Brett was another character who was immensely affected by the war. She served as a “V.A.D. in a hospital” during the war and this is where Jake first met her. (46) She also lost her first husband and first true love to the war. Nonetheless, she fell in love with Jake when he arrived at the hospital. She immediately trusted Jake, and Hemmingway reveals this to the reader by writing that “her eyes had different depths…you could see all the way into them.” (34) Throughout the novel, Jake is the only man she really trusts. The rest of the men serve as a physical way she can control her life. Instead of being at the mercy of men, she was in control. However, she has no control over Jake because she has no physical manipulation over him. Yet, Jake continues to associate with Brett, leading her to believe that he is trustworthy and will truly always be there for her.
Brett also served as the character that could desecrate a person’s self-identity. The power she gained physically over men is parallel to the outcome of the men who fought in the war. Her husband returned from the war in a state where he only felt safe with a revolver under his pillow. That strong hold on his life is basically what Brett wanted over men because then she was not at a point of weakness, like she was with her husband. She no longer had to fear men if she could control them. Thus, she turned Robert Cohn into an infatuated fool and Mike Campbell into an uncontrollable drunk. Cohn suffered greatly from Brett’s insecurities with herself. Although the one night of passion meant nothing to her, it meant the world to Cohn.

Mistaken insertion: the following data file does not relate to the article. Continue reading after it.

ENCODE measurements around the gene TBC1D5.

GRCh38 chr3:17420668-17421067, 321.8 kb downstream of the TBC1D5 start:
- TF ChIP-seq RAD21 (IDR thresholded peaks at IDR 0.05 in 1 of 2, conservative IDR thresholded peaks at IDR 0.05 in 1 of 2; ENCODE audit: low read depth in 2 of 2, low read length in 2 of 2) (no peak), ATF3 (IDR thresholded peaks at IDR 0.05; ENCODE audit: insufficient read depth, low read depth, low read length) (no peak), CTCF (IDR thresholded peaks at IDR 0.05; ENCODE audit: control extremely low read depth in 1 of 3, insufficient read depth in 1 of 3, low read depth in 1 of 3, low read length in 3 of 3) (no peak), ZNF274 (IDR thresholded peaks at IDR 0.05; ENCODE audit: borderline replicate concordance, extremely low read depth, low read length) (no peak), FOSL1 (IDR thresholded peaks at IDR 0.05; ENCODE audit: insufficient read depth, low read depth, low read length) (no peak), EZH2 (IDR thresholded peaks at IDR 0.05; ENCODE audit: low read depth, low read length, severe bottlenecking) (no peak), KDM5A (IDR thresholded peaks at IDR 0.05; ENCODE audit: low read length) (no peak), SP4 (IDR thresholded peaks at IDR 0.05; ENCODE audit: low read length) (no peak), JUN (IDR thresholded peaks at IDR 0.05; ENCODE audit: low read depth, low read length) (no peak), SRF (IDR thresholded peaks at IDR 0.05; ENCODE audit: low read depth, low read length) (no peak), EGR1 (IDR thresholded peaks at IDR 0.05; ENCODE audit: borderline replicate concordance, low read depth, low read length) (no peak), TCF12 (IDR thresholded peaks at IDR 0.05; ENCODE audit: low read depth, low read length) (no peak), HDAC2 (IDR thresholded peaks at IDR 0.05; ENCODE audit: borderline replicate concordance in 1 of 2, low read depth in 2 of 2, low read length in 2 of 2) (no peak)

However, once Brett knew this, she just played Cohn like a pawn against Mike and other men. Pedro Romero was characterized as an infatuation for Brett, but the reader cannot be certain of whether or not she actually loved him. He was described through his bullfighting as “natural and pure.” (170) Hemmingway portrayed him as an innocent young man, one whom Brett fell for and had a physical desire for. She had the power to strip his innocence from him just like the war had done to her husband and her true love. For once, Brett was holding all the cards and, although she had no control over her emotional state, she could manage her physical rule. Thus, Brett is searching for a meaningful life, just like Jake.
In the end, Hemmingway utilizes these two characters and their group of friends to illuminate how World War I left many people feeling lost in their own existence. He leads the characters on a fun trip around France and Spain, but they never do anything but drink and socialize. The characters never really reveal any deep feelings and the war is rarely mentioned. Thus, their lives basically serve a lack of purpose. Jake and Brett both are living, but are living without a meaning or a desire for life. They are going through the motions, but ignoring all emotion. Jake stated that one “can’t get away from [himself] by moving from one place to another,” but that is exactly how he is living. Neither character is willing to face their true selves so they just continue through the blind motions of life. They never confront the deep problem of the effect of the war on their lives. Everything just seemed to have happened in their lives and now they are forced to cope with it or drink it down.